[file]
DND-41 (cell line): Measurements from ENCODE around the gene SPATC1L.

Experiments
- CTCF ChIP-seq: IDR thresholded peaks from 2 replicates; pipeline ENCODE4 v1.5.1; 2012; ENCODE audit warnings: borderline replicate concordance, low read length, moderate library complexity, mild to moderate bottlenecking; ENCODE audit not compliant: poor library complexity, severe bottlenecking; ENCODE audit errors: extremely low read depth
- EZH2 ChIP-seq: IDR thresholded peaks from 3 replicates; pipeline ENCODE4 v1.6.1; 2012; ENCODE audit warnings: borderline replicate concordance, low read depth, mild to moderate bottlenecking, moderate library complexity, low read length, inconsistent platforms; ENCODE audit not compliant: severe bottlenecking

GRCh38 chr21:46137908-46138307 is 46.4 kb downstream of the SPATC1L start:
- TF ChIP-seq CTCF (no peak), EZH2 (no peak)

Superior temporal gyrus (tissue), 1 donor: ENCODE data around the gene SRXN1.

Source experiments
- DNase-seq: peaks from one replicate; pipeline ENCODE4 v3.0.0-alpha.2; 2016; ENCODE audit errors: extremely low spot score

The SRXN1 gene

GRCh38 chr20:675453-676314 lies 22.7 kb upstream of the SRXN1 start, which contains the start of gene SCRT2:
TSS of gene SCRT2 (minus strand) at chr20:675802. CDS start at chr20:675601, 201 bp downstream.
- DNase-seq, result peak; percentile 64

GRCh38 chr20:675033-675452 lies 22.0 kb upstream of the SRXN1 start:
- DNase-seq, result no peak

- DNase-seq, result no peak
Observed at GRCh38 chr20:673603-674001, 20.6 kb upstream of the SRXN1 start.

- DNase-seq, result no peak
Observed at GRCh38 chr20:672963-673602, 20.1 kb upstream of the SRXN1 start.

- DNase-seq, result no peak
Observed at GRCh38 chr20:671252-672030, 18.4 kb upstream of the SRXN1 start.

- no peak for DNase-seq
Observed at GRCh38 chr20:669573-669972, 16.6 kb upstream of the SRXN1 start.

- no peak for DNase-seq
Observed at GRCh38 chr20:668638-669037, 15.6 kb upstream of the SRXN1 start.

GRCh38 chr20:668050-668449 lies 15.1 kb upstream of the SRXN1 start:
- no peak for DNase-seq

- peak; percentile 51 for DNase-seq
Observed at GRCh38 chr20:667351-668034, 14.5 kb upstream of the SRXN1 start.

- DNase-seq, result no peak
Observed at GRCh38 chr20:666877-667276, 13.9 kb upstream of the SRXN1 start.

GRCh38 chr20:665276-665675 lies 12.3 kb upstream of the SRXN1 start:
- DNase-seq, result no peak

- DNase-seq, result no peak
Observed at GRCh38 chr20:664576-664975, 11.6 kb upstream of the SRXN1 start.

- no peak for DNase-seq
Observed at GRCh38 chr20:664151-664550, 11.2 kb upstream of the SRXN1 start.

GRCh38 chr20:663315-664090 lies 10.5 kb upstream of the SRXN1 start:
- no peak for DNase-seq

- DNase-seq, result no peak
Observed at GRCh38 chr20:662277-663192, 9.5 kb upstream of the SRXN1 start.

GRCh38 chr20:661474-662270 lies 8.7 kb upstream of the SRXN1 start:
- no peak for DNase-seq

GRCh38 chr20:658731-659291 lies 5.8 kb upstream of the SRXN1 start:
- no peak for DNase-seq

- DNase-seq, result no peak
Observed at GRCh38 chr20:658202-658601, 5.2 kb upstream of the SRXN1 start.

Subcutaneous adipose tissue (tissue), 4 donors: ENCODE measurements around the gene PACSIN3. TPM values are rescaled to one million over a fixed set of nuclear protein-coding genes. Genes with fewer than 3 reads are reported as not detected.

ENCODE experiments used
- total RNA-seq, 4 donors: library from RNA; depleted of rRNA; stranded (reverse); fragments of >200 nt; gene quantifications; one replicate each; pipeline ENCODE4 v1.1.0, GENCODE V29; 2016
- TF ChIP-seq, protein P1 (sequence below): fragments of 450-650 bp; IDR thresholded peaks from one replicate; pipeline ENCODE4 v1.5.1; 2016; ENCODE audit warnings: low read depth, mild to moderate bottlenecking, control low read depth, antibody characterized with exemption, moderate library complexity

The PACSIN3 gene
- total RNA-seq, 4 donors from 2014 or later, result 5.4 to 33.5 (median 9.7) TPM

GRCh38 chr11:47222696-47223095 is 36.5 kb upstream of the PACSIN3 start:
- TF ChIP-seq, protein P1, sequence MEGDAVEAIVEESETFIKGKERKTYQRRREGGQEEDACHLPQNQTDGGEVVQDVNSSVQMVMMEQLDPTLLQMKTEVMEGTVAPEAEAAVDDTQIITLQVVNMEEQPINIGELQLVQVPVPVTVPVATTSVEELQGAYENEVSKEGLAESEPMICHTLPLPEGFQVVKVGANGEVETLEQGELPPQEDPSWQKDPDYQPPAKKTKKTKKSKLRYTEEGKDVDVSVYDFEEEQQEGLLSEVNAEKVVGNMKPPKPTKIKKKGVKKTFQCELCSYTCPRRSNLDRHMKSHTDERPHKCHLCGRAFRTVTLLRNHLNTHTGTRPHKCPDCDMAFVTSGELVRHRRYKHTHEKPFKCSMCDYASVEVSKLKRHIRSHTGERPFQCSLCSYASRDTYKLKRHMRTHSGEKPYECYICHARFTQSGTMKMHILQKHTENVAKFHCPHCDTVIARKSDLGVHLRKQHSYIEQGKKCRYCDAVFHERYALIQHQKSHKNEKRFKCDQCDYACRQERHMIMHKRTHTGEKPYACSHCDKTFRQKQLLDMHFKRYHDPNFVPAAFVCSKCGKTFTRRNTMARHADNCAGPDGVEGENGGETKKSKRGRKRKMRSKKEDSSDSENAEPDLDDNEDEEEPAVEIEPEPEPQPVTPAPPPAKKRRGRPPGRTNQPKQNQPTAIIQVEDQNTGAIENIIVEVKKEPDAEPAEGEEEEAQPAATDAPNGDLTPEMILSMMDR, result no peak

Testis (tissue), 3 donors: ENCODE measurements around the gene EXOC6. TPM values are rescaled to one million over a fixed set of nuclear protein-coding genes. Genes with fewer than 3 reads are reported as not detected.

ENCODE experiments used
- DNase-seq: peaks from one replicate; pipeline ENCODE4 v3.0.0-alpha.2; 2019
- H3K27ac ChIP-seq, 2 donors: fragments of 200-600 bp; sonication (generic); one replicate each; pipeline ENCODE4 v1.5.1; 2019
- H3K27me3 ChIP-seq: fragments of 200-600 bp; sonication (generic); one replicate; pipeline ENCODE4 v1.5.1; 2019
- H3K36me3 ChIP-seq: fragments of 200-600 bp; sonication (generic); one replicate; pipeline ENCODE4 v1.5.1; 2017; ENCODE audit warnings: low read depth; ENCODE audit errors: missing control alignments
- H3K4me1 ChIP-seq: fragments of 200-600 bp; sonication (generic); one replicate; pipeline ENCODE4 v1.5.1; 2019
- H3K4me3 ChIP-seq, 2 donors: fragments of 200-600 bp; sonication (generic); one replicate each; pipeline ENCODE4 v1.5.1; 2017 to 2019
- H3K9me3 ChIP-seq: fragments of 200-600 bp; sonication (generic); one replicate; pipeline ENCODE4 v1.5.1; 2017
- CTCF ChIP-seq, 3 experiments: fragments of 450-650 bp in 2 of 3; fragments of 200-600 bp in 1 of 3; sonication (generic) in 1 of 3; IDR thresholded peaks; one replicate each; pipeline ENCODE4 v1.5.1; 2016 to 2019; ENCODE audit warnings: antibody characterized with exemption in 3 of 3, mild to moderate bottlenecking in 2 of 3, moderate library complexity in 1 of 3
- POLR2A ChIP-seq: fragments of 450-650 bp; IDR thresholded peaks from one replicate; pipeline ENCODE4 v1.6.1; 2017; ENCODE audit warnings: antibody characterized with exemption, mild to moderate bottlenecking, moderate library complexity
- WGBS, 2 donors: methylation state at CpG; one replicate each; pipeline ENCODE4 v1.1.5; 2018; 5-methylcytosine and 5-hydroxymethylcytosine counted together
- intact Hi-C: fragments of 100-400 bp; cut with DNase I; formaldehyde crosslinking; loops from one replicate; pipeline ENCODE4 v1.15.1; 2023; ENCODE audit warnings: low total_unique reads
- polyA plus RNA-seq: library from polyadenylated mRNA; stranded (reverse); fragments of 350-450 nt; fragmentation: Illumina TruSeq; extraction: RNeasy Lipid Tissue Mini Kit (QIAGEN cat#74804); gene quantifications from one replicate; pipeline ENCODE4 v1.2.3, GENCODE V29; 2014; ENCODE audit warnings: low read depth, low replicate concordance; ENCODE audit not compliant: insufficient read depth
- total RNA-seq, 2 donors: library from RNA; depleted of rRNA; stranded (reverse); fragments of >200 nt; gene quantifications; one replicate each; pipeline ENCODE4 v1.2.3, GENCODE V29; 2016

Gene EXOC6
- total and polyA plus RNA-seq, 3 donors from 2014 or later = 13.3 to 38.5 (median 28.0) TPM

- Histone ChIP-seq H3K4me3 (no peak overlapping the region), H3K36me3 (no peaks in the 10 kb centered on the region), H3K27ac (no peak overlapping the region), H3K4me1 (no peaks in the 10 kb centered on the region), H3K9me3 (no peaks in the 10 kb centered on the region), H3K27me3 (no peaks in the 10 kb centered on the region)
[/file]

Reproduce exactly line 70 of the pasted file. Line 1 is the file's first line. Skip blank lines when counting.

- total RNA-seq, 2 donors: library from RNA; depleted of rRNA; stranded (reverse); fragments of >200 nt; gene quantifications; one replicate each; pipeline ENCODE4 v1.2.3, GENCODE V29; 2016